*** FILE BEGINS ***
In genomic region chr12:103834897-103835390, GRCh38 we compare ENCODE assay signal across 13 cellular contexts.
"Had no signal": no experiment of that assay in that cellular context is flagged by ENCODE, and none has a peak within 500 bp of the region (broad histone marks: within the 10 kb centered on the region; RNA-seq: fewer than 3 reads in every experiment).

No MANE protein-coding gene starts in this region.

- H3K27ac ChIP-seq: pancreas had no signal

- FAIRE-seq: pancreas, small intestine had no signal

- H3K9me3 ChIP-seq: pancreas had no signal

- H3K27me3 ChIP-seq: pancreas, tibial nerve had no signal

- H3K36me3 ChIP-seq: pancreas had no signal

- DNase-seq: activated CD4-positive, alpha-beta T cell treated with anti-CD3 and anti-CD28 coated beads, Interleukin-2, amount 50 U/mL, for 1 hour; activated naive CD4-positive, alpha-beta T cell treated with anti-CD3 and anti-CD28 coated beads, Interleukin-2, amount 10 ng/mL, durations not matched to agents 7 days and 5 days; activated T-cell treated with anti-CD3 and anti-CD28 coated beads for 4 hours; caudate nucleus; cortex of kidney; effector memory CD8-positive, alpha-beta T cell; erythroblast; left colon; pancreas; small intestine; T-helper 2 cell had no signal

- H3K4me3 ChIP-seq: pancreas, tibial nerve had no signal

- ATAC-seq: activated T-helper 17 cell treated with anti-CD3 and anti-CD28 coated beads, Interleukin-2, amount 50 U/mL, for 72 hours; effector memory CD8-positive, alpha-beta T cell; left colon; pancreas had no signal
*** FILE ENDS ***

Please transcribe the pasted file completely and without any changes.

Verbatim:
In genomic region chr12:103834897-103835390, GRCh38 we compare ENCODE assay signal across 13 cellular contexts.
"Had no signal": no experiment of that assay in that cellular context is flagged by ENCODE, and none has a peak within 500 bp of the region (broad histone marks: within the 10 kb centered on the region; RNA-seq: fewer than 3 reads in every experiment).

No MANE protein-coding gene starts in this region.

- H3K27ac ChIP-seq: pancreas had no signal

- FAIRE-seq: pancreas, small intestine had no signal

- H3K9me3 ChIP-seq: pancreas had no signal

- H3K27me3 ChIP-seq: pancreas, tibial nerve had no signal

- H3K36me3 ChIP-seq: pancreas had no signal

- DNase-seq: activated CD4-positive, alpha-beta T cell treated with anti-CD3 and anti-CD28 coated beads, Interleukin-2, amount 50 U/mL, for 1 hour; activated naive CD4-positive, alpha-beta T cell treated with anti-CD3 and anti-CD28 coated beads, Interleukin-2, amount 10 ng/mL, durations not matched to agents 7 days and 5 days; activated T-cell treated with anti-CD3 and anti-CD28 coated beads for 4 hours; caudate nucleus; cortex of kidney; effector memory CD8-positive, alpha-beta T cell; erythroblast; left colon; pancreas; small intestine; T-helper 2 cell had no signal

- H3K4me3 ChIP-seq: pancreas, tibial nerve had no signal

- ATAC-seq: activated T-helper 17 cell treated with anti-CD3 and anti-CD28 coated beads, Interleukin-2, amount 50 U/mL, for 72 hours; effector memory CD8-positive, alpha-beta T cell; left colon; pancreas had no signal